Closing Up A Drywall Cutout ?


Hello,
Have a hole cut in a drywall wall in bathroom that was cut to get at a leaking pipe. It's about 12" x 8" or so.
I guess the best thing would be to cut a new piece of drywall of approx. the same dimensions to fill up most of the cutout before replastering.
But, there's no stud behind the cutout to nail it to.
So, what's the best way to close up the hole ?
Tape doesn't sound so good, as it's a pretty big opening, I think, to span without some support.
If anyone has done any repair like this, or can offer any fairly specific suggestions (also, re brands of patching compound, and type to use) I would be most appreciative.
Thanks, Bob
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Robert11 wrote:

* Cut a couple of pieces of thin wood about six inches wider than your hole. I've used paint stirrers, but something about 1/2" thick would be better. Screws might split the thin wood. * Put the strips inside the wall, spanning the hole, so about 3" is behind the wallboard on each side. Drive a screw or two through the wallboard and into the strip on each side. Some adhesive wouldn't hurt. It will look like this:
+------------+ | | +-----+------------+-----+ | * * | | * * | +-----+------------+-----+ | | | | | | | | +-----+------------+-----+ | * * | | * * | +-----+------------+-----+ | | +------------+
* Cut a wallboard patch to fit the hole. * Screw the patch to the wood strips. Again, some adhesive wouldn't hurt. * Use wallboard mud to hide your repair. You get to express your artsy-fartsy side here. I hope you're more artsy than fartsy. :-)
--
Steve Bell
New Life Home Improvement
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Robert11 wrote:

Best method is to patch stud-to-stud, but that would require buying more drywall, which is a pain to haul, and then what do you do with the rest of the sheet? For a small hole, if you kept the plug you cut out, use splint boards on the backside. Some 3/4x2 lathe is plenty. Cut a couple sticks longer than the hole, and hold them against the backside of the hole while you put in drywall screws through the drywall outside the area of the hole, into the lathe. You can then screw the plug you cut out to the splints. Feather the edges of the hole and the plug slightly to avoid bumps in the patch. Any of the DIY books or websites about drywall work will have pictures that explains this better than words can. Just Google on 'patching holes in drywall'.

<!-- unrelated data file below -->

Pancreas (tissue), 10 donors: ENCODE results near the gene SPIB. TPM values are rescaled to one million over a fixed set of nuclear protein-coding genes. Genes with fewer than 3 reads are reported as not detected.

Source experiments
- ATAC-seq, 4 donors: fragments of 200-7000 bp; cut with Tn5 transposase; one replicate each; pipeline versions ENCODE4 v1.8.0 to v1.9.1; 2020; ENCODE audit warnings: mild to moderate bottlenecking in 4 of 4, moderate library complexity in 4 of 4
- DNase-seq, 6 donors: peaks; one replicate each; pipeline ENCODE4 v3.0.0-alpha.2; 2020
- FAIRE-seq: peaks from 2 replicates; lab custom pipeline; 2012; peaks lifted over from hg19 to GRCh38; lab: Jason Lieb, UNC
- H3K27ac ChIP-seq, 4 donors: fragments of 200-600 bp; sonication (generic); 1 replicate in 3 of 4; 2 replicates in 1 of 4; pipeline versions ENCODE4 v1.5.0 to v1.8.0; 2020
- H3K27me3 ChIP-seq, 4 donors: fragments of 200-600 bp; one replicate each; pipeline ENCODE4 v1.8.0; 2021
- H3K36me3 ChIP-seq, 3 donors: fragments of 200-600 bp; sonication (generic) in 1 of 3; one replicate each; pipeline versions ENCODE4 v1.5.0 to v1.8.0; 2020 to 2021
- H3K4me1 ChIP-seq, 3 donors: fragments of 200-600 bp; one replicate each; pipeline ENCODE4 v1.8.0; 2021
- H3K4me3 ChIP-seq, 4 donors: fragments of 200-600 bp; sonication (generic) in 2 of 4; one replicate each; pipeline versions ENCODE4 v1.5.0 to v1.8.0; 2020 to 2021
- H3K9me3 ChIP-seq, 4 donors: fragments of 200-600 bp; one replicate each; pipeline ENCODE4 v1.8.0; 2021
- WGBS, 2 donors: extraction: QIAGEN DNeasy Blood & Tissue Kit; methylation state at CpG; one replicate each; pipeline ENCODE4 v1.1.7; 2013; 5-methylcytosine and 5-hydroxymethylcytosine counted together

But having said all that- if the hole is someplace where it won't show (like a closet), I'd just install a painted masonite cover over it, for the next time the plumbing needs to be worked on. If I ever get rich enough to build a house, I'll lay it out so all the wet walls have access plates on the back side. (I really hate patching drywall...)
-- aem sends...
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Robert11 wrote:

How it's typically done by a pro is to get a small piece of steel stud and drywall screw it across the opening. then take your patch and screw that to the stud, then tape and mud as usual.
nate
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The real trick is in crafting the patching piece.
You don't try to cut a patch to fit the hole, you cut out an oversize patch (beveling the edges to be smaller on the inside), trace around that, then cut out the hole to be patched to fit that patch piece.
Works every time, if you do it right. -----
- gpsman
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On 7/28/2008 12:04 AM gpsman spake thus:

Or you could cut a "dutchman", where you start with an oversize piece and leave a couple inches of paper only around the whole piece that cover the edges. Kind of like a self-taping patch.
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wrote:

There are a few methods to fix this. Make a brace with a 16"x4" piece of ply set inside the wall across the hole and fasten with drywall screws on each end. Insert the patch and fasten to the brace. Tape, mud, sand, mud, sand, prime, and paint.
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Robert11 wrote:

If there's a chance the pipe will need future access, such as the hole providing access to the bathtub's fixtures, you might consider hiding the hole rather than patching it.
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Open the hole to a stud and nail it. You can do small holes with tape but when you get larger piece I'd rather see a screw to wood in at least one place.
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On Sun 27 Jul 2008 06:56:26p, Edwin Pawlowski told us...

but

You could also mount 1x2's to the backside of the existing drywall that span just beyond the opening, screwed through the existing drywall, then screw the patch to the installed 1x2'.
The method could depend on how large the replacement needs to be.
--
Wayne Boatwright
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Bridge across the inside of the cut, within the wall cutout with some wood strips etc. screw or glue them to each side of the hole. If you can get the bridging along at least two of the edges would be good; but not essential. And/or jam some two by foyr etc, same thickness a wall into the gap to screw fill-in piece of new wall board to. Buy or scrounge a piece of drywall (we always keep a few bits on hand anyway) and cut to fit cut out. Screws better than nails (or even some glue to hold the bridging against the adjacent drywall or even the adjacent studs! Cos then you are not pounding nails into the wall where there are no supporting studs. Finish drywall by normal taping and plastering; repaint wall etc.
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Robert11 posted for all of us...

Really did a lot of research on this huh? Geez

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